What are mini poppers

'Poppers' can cause irreversible damage to your eyes

A new generation of the sex drug 'poppers' can cause irreversible damage to the back of the eyes, scientists warn.

Just one use of the legal highs can trigger the deterioration of the fovea - the part of the retina responsible for the clearest vision.

Despite being designed to create feelings of euphoria, the main chemical ingredient can trigger side effects.

These include blurriness and blind spots, and can occur within hours being inhaled, British researchers claim.

Experts argue that the safety of the recreational drug, used widely in the homosexual community, needs to be reviewed.

Just one use of the legal highs, which are designed to create feelings of euphoria, can trigger the deterioration

The Psychoactive Substances Act 2016 aimed to ban the production and sale of all 'legal highs' in the UK from April 2016.

However, the colorless liquids with strong odors were considered exempt as they don't directly affect the central nervous system.

They are believed to be the fourth most popular recreational drug after cannabis, cocaine and ecstasy in the UK.

The principal chemical ingredient of the drug was replaced with isopropyl nitrite in 2006 after being found to be a carcinogenic.

But eye problems have emerged as a little-known side effect since the chemical composition was changed.

Researchers assessed visual damage in 12 men who had used the drugs and were admitted to Sussex Eye Hospital in Brighton.

Inhaling one of the main chemicals in poppers can cause blurriness and blind spots within just hours of being inhaled, researchers claim

All of the patients had reported some form of visual disturbance, with blurriness and blind spots being the most common.

Study author Dr Rebecca Rewbury concluded: 'The cases presented here suggest that certain brands of poppers may be more toxic to the retina than others.


Three patients had used poppers for 20 years or more, only noticing symptoms after switching to a new brand.

One of these men developed a progressive central scotoma (blind spot) after using jungle juice, containing isopropyl nitrite. Previous use of Jungle Juice Plus, without isopropyl nitrite, wasn't associated with any visual disturbances.

The second patient noticed symptoms after using Berlin XXX containing isopropyl nitrite, for the first time, having previously suffered no ill effects when using other brands.

The third patient had frequently used isobutyl nitrites in the 1980s with no visual side effects, but after heavy use for the first time in years, developed scotoma.

'Chemical analysis of the products tested suggests that isopropyl nitrite is responsible for poppers maculopathy, although the mechanism of this is unknown.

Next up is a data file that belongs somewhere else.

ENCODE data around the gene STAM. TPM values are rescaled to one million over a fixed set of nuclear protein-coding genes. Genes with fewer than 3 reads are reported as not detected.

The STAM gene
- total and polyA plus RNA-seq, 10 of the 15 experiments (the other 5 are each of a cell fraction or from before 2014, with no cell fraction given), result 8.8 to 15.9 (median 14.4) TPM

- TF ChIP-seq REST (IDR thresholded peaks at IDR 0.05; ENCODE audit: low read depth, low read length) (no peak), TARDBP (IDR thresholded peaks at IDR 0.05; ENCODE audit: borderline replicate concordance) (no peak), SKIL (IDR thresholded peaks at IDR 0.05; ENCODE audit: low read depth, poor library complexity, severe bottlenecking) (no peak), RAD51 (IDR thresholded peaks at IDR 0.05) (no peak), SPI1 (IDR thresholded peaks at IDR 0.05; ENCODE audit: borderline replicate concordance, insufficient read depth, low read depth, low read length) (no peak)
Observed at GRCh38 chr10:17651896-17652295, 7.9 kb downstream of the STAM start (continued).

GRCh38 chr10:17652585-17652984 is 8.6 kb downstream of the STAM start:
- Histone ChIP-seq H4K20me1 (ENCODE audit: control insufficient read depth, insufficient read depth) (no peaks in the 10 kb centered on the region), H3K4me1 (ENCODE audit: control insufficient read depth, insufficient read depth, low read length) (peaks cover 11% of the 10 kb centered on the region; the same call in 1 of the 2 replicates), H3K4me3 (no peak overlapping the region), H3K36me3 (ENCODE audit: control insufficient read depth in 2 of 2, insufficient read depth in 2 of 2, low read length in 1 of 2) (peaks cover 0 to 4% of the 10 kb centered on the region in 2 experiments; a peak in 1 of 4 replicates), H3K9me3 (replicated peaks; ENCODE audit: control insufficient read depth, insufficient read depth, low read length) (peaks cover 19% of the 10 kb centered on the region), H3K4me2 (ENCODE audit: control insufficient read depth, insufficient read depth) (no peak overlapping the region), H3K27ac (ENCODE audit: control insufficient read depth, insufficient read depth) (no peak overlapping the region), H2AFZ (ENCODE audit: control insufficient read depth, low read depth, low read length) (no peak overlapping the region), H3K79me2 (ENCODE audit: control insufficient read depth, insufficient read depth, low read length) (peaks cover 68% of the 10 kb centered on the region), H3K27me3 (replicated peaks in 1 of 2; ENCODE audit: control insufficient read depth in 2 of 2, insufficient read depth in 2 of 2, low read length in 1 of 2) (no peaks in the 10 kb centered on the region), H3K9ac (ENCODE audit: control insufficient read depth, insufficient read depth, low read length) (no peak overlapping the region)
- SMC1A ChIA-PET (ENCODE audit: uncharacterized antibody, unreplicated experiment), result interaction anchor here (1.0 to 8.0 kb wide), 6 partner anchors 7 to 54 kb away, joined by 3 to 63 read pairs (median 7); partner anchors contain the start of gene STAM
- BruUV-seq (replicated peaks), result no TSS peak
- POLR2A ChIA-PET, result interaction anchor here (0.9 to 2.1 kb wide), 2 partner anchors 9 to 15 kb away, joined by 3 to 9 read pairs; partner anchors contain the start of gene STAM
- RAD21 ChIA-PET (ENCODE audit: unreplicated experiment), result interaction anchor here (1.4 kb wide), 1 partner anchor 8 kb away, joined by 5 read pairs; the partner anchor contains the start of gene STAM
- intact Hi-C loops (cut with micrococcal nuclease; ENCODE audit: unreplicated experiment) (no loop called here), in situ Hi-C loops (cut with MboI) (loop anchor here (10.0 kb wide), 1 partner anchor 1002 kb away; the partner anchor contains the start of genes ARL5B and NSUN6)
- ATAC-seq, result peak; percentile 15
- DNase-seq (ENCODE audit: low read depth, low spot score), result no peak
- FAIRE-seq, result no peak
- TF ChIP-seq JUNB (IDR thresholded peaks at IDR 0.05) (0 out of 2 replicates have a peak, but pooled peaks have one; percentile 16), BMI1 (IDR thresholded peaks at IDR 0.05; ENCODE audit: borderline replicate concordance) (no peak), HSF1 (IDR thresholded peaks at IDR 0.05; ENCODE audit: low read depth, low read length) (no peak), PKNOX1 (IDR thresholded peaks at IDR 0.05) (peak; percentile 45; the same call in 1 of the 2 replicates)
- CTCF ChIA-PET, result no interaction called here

'We suspect a high rate of poppers usage among the Brighton population; this is of increasing concern, both because of the mounting body of evidence suggesting that poppers can have serious effects on central vision and because of users and healthcare professionals who may be unaware of the risk.

'While macula changes often resolve on cessation of use, symptoms can be prolonged and the visual effects of chronic use of the newer brands of poppers are unknown.

'For these reasons, it seems appropriate that the level of harm associated with poppers should be reassessed.'

Eight of the products the men used were chemically analyzed: Platinum, Hard-on, Rush, Berlin XXX Hardcore, Liquid Gold, Jungle Juice, and two Jungle Juice Plus varieties.

Six of the brands linked to visual symptoms contained isopropyl nitrite, according to the study published in the British Journal of Ophthalmology.

While Jungle Juice Plus varieties, used without visual side effects in one case, contained other forms of nitrites and related compounds.

Most patients fully or mostly recovered several months after stopping drug use, although symptoms didn't clear up in all of them.


Poppers - or alkyl nitrites - are sold as room odorisers to bypass the law preventing them being used for human consumption.

The substance, sold for £ 5 a bottle, is a muscle relaxant, which heightens pleasure during sex.

Users say poppers give the user a pleasurable 20-second high - but sometimes followed by intense headaches. The liquid drug can cause euphoria and dizziness but wears off quickly.

One user told Vice the sensation after taking it was like being 'lightly asphyxiated' - because it dilates blood vessels and causing a drop in blood pressure leaving users light headed.

Doses are inhaled and typically sold in gay clubs and bars, and 'head' shops selling drug paraphernalia. They can also be purchased online.

In Britain it is illegal to sell them for human consumption but they can be sold as 'odorizers' - a tool to add smells to a gas.

Some countries, including Canada, have already banned poppers outright.

Common side effects include headaches and poppers can sometimes cause skin burns.

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